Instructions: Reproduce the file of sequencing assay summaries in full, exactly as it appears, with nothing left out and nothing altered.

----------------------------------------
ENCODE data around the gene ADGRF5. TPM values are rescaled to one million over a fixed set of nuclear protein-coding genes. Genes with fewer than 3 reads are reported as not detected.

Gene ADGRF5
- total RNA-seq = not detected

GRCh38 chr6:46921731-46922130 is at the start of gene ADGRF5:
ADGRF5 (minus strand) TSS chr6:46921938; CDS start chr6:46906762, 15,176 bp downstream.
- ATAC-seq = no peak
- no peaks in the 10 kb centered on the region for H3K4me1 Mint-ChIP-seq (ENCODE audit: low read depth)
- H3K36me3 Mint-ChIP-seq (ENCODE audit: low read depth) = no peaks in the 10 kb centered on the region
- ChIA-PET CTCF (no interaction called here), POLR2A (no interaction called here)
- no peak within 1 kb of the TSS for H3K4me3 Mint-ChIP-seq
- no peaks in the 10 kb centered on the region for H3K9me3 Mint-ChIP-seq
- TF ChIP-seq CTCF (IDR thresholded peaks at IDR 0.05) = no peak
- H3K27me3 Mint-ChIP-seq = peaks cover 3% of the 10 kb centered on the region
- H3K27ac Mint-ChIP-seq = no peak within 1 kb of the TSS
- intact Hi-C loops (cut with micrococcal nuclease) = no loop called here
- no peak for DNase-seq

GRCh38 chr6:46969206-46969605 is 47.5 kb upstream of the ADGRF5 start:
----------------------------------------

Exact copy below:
ENCODE data around the gene ADGRF5. TPM values are rescaled to one million over a fixed set of nuclear protein-coding genes. Genes with fewer than 3 reads are reported as not detected.

Gene ADGRF5
- total RNA-seq = not detected

GRCh38 chr6:46921731-46922130 is at the start of gene ADGRF5:
ADGRF5 (minus strand) TSS chr6:46921938; CDS start chr6:46906762, 15,176 bp downstream.
- ATAC-seq = no peak
- no peaks in the 10 kb centered on the region for H3K4me1 Mint-ChIP-seq (ENCODE audit: low read depth)
- H3K36me3 Mint-ChIP-seq (ENCODE audit: low read depth) = no peaks in the 10 kb centered on the region
- ChIA-PET CTCF (no interaction called here), POLR2A (no interaction called here)
- no peak within 1 kb of the TSS for H3K4me3 Mint-ChIP-seq
- no peaks in the 10 kb centered on the region for H3K9me3 Mint-ChIP-seq
- TF ChIP-seq CTCF (IDR thresholded peaks at IDR 0.05) = no peak
- H3K27me3 Mint-ChIP-seq = peaks cover 3% of the 10 kb centered on the region
- H3K27ac Mint-ChIP-seq = no peak within 1 kb of the TSS
- intact Hi-C loops (cut with micrococcal nuclease) = no loop called here
- no peak for DNase-seq

GRCh38 chr6:46969206-46969605 is 47.5 kb upstream of the ADGRF5 start: